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Don Bauder Jan. 12, 2011 @ 2:14 p.m.

I'll say this for the EDD, though. It puts together a lot of very good and meaningful statistics. Best, Don Bauder

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Founder Jan. 12, 2011 @ 5:18 p.m.

Ha Ha I guess they are being paid to make lots of statistics, but are they finding folks meaningful JOBS?

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Don Bauder Jan. 13, 2011 @ 7:51 a.m.

The EDD runs into the same question confronting other bureaucracies: can government really create jobs, other than within government? Best, Don Bauder

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Founder Jan. 12, 2011 @ 5:19 p.m.

Great Comment on yet another State Agency that is BLOATED!

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Don Bauder Jan. 13, 2011 @ 7:52 a.m.

Hopefully, Brown will look into such problems. Best, Don Bauder

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Don Bauder Jan. 12, 2011 @ 2:18 p.m.

This is an experiment we have been running for several years. To enhance communication with readers, I answer their comments on my columns and blog items. This idea is not exclusive with the Reader. I have seen it done by other websites. I don't see it as a conflict of interest; it's just a way to generate more interest and traffic on the site, and, as I said, enhance two-way communication. Best, Don Bauder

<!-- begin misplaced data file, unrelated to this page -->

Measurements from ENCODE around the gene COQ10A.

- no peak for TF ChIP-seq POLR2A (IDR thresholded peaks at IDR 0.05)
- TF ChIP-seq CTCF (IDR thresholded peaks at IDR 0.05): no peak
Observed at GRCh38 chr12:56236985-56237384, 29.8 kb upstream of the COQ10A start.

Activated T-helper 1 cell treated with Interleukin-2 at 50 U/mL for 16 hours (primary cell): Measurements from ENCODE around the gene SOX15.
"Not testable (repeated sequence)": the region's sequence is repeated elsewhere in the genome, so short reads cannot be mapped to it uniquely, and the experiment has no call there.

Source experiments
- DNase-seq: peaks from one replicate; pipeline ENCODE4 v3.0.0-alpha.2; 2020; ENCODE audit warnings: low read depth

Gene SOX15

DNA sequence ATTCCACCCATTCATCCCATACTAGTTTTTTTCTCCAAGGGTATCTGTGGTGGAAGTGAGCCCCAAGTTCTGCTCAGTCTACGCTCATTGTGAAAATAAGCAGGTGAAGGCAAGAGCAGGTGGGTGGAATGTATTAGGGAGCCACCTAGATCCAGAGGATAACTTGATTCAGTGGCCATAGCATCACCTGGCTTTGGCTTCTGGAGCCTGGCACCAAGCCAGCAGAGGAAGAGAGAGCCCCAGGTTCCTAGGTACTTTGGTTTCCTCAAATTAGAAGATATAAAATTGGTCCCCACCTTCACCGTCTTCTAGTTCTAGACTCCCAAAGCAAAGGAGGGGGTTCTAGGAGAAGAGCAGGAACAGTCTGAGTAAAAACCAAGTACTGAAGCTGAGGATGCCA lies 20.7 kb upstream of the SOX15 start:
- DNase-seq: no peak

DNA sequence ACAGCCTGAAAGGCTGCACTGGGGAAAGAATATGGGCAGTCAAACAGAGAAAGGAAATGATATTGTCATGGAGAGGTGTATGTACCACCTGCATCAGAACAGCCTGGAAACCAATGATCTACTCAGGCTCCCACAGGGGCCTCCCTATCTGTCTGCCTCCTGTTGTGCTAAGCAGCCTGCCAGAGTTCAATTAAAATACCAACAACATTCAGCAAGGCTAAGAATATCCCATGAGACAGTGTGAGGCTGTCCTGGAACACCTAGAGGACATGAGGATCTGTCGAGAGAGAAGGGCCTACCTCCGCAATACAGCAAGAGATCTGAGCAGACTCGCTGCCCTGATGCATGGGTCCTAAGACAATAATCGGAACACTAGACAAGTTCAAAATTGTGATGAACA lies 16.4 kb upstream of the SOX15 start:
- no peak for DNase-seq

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paul Jan. 12, 2011 @ 3:09 p.m.

Why would you not want to interact with the author of a blog entry, to ask questions and get clarifications?

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Don Bauder Jan. 12, 2011 @ 10:03 p.m.

I don't consider this a conflict at all. It's a way to generate more interaction with our readers. Best, Don Bauder

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johnsd Jan. 12, 2011 @ 11:09 p.m.

Don's comments on this blog, and his articles, make them more informative. One of the reasons that I comment and is to generate a dialogue. Sometimes I completely agree with Don and other times I completely disagree with him, but almost always I learn. The job he does on bringing sunshine to insider dealings is invaluable to creating a well-informed public.